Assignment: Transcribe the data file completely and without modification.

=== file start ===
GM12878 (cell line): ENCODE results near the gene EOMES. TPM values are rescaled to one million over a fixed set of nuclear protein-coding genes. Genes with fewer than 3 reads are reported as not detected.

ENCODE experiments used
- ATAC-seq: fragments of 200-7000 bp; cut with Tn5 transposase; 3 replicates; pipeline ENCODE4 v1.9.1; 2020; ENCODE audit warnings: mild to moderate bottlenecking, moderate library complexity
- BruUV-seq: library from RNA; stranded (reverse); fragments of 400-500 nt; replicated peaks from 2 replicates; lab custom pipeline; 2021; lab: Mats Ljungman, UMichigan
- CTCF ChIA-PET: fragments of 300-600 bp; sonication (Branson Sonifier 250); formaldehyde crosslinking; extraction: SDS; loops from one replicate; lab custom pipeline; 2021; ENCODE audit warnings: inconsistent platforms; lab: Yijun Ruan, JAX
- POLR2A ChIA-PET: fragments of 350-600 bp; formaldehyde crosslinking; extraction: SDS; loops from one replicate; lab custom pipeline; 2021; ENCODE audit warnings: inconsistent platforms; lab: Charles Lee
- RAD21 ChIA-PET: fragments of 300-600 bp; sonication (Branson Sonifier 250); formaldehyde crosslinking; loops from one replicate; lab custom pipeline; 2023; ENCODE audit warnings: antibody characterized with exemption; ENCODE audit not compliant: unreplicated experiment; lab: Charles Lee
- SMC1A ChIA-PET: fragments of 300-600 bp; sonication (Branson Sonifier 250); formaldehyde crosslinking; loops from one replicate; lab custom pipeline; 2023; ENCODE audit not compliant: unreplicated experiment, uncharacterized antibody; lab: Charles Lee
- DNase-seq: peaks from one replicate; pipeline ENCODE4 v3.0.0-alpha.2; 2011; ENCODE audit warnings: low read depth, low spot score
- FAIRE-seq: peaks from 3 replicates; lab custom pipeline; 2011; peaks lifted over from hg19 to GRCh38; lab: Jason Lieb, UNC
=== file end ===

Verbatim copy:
GM12878 (cell line): ENCODE results near the gene EOMES. TPM values are rescaled to one million over a fixed set of nuclear protein-coding genes. Genes with fewer than 3 reads are reported as not detected.

ENCODE experiments used
- ATAC-seq: fragments of 200-7000 bp; cut with Tn5 transposase; 3 replicates; pipeline ENCODE4 v1.9.1; 2020; ENCODE audit warnings: mild to moderate bottlenecking, moderate library complexity
- BruUV-seq: library from RNA; stranded (reverse); fragments of 400-500 nt; replicated peaks from 2 replicates; lab custom pipeline; 2021; lab: Mats Ljungman, UMichigan
- CTCF ChIA-PET: fragments of 300-600 bp; sonication (Branson Sonifier 250); formaldehyde crosslinking; extraction: SDS; loops from one replicate; lab custom pipeline; 2021; ENCODE audit warnings: inconsistent platforms; lab: Yijun Ruan, JAX
- POLR2A ChIA-PET: fragments of 350-600 bp; formaldehyde crosslinking; extraction: SDS; loops from one replicate; lab custom pipeline; 2021; ENCODE audit warnings: inconsistent platforms; lab: Charles Lee
- RAD21 ChIA-PET: fragments of 300-600 bp; sonication (Branson Sonifier 250); formaldehyde crosslinking; loops from one replicate; lab custom pipeline; 2023; ENCODE audit warnings: antibody characterized with exemption; ENCODE audit not compliant: unreplicated experiment; lab: Charles Lee
- SMC1A ChIA-PET: fragments of 300-600 bp; sonication (Branson Sonifier 250); formaldehyde crosslinking; loops from one replicate; lab custom pipeline; 2023; ENCODE audit not compliant: unreplicated experiment, uncharacterized antibody; lab: Charles Lee
- DNase-seq: peaks from one replicate; pipeline ENCODE4 v3.0.0-alpha.2; 2011; ENCODE audit warnings: low read depth, low spot score
- FAIRE-seq: peaks from 3 replicates; lab custom pipeline; 2011; peaks lifted over from hg19 to GRCh38; lab: Jason Lieb, UNC